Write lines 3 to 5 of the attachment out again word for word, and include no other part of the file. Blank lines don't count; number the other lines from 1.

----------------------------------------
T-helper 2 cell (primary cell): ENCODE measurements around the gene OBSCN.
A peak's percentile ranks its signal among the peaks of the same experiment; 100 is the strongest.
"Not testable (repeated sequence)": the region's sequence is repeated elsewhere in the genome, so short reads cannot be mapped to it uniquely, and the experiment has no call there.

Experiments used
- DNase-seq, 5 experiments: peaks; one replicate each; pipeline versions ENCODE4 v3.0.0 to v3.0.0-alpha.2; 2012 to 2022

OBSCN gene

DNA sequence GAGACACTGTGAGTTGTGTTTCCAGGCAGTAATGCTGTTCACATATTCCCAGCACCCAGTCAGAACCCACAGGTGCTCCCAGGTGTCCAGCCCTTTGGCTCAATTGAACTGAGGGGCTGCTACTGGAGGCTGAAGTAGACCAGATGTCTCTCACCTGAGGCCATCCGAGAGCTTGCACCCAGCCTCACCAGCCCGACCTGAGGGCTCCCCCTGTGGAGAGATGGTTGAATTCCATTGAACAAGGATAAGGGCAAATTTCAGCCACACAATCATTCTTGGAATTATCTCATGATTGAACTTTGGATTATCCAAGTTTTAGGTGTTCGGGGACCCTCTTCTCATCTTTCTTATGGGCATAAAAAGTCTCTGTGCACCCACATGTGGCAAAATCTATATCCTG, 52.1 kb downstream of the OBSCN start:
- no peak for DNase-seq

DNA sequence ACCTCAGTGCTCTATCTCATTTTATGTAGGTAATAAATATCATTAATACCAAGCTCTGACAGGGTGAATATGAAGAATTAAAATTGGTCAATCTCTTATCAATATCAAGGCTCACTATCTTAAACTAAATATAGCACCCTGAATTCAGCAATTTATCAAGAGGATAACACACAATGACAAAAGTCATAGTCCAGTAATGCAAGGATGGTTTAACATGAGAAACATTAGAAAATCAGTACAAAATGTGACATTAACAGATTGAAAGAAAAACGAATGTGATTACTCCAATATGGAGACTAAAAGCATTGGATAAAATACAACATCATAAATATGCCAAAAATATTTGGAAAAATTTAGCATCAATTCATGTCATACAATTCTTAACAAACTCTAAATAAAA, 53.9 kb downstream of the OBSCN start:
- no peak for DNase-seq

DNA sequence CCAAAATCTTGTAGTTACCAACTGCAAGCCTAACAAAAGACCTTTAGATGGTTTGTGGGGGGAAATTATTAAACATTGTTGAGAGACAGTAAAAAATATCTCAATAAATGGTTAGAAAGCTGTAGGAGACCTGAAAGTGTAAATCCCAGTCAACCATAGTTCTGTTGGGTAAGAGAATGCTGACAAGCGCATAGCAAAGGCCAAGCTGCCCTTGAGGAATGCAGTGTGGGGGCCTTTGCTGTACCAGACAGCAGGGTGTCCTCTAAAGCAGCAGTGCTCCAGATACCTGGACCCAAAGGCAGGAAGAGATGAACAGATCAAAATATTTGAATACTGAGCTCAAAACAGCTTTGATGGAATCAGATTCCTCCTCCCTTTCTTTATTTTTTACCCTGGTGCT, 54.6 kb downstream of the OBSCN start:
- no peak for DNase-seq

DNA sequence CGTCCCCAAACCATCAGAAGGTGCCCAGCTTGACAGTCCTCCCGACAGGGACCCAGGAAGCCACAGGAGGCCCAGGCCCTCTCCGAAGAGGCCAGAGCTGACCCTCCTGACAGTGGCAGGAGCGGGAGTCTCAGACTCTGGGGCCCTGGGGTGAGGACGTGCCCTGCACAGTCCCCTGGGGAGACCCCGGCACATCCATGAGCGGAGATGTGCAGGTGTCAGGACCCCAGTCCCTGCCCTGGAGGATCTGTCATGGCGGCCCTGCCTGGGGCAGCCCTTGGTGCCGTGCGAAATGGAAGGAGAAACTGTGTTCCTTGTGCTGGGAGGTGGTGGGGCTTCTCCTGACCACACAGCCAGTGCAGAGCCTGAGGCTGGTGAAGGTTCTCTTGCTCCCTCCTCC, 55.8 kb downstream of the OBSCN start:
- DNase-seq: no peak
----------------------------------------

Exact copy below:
"Not testable (repeated sequence)": the region's sequence is repeated elsewhere in the genome, so short reads cannot be mapped to it uniquely, and the experiment has no call there.

Experiments used
- DNase-seq, 5 experiments: peaks; one replicate each; pipeline versions ENCODE4 v3.0.0 to v3.0.0-alpha.2; 2012 to 2022